Genre: Psychological Thriller, Standalone
Personal Rating: 4/5 (very good)
Yearly Count: 117
Please Note: While being thankful for the opportunity to receive and read this book, I feel the need to post the blurb from its cover. However, in my opinion there is usually too much disclosed. Read at your own discretion.
From the ARC cover:
The sleepy town of Newbury, Connecticut, is shocked when a little girl is found brutally murdered. The town's top detective, perplexed by a complete lack of leads, calls in FBI agent Leia Bines, an expert in cases involving children.
Meanwhile, Dr. Peter Gram, a psychiatrist at Newbury's hospital, searches desperately for the cause of seven-year-old Naya Hastings's devastating nightmares. Afraid that she might hurt herself in the midst of a torturous episode, Naya's parents have turned to the bright young doctor as their only hope.
The situations confronting Leia and Peter converge when Naya begins drawing chilling images of murder after being bombarded by the disturbing images in her dreams. Amazingly, her sketches are the only clues to the crime that panicked Newbury residents. Against her better judgment, Leia explores the clues in Naya's crude drawings, only to set off an alarming chain of events.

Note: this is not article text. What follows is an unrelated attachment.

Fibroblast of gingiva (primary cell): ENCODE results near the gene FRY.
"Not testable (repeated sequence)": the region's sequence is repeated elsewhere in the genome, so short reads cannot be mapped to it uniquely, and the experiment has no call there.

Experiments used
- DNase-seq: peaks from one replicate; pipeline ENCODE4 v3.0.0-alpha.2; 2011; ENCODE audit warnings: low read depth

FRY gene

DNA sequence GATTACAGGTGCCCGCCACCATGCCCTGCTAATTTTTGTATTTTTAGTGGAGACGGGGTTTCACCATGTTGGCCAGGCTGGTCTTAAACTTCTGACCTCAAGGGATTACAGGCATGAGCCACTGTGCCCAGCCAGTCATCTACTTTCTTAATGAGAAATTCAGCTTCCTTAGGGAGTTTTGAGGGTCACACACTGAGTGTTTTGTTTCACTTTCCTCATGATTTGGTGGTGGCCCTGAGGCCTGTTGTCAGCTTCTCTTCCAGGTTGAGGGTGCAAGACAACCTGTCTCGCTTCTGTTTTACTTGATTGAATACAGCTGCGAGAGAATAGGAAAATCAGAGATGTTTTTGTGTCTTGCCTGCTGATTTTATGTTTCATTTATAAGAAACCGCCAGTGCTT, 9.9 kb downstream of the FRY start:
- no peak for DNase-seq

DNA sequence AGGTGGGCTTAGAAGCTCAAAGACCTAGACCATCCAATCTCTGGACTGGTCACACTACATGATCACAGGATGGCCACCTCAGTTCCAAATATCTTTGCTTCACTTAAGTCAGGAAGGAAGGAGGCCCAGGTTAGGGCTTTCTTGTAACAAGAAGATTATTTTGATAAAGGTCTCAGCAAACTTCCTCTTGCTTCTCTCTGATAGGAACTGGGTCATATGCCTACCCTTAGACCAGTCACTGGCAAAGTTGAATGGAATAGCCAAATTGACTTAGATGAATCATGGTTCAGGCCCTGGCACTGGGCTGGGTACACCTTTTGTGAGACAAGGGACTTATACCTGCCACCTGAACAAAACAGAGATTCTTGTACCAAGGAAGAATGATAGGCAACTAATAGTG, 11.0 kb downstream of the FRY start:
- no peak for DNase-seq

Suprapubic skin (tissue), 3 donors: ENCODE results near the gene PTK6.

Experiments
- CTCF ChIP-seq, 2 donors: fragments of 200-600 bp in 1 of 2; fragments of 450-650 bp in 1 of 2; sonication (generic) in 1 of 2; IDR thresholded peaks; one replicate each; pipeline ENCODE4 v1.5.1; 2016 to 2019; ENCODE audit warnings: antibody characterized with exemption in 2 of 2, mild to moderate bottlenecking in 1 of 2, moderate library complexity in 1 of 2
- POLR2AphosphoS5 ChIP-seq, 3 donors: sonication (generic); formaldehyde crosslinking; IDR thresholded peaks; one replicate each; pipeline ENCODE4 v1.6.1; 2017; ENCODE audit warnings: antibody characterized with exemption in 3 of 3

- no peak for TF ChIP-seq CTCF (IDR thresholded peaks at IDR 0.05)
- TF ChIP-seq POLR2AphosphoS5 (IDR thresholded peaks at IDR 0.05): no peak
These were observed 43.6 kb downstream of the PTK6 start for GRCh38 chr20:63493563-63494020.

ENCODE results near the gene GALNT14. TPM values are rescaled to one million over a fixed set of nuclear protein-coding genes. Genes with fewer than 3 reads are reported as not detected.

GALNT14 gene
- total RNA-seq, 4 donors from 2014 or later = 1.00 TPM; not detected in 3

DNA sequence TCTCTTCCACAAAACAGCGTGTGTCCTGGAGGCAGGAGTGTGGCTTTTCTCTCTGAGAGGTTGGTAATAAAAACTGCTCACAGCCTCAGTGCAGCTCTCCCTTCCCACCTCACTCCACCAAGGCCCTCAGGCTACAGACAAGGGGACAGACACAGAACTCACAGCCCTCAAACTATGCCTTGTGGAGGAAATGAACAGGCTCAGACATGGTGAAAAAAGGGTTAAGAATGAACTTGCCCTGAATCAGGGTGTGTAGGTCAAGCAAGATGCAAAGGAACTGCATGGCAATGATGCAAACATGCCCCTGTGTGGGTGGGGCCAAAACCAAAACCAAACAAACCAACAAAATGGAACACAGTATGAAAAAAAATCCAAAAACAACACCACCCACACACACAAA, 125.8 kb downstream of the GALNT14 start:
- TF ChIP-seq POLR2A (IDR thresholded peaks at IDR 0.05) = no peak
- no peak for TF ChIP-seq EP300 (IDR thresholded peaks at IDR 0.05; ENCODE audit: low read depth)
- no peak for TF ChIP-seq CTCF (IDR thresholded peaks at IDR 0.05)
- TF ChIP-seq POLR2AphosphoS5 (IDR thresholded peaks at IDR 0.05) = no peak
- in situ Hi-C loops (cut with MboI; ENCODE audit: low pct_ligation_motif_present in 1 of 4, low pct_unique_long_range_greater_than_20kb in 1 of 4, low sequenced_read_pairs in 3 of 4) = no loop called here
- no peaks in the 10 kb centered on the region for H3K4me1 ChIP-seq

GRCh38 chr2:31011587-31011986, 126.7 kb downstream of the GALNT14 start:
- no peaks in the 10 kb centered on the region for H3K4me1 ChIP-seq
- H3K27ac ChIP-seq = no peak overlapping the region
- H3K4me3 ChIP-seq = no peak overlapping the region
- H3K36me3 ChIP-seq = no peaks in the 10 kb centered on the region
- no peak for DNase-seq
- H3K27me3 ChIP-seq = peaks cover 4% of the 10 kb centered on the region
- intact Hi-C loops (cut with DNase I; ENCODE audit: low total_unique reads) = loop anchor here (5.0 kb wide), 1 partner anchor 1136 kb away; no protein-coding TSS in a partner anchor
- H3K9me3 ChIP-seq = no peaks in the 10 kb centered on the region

In this stunning psychological thriller, innocence gives way to evil, and trust lies forgotten in a web of deceit, fear and murder.
Even though I technically have been reading this book for almost a week, I actually read it in a very few sittings. It was definitely a fast-paced and intriguing read, especially with the assistance of short chapter.
I liked the cast of characters and felt like they were genuine people; however, my greatest and most disliked part of the book revolved around the paranormal aspect in the plot. Unfortunately, it was an integral element, but not overpowering, so I still enjoyed the book as a whole.
The thriller portion of the book had a few gruesome moments, but on the profanity-front, there wasn't any. I'm curious as to the author's reasoning behind that choice. Not that I wanted profanity, but its absence was undeniable and definitely purposeful. On occasion I thought there was too many adjectives - telling instead of showing, but overall it was a very good debut novel. I look forward to more by Grandhi, especially if it's focus is psychological.
Thank you, Preetham Grandhi, for sending me A Circle of Souls. It was my pleasure to read it, and I appreciated the personal touch.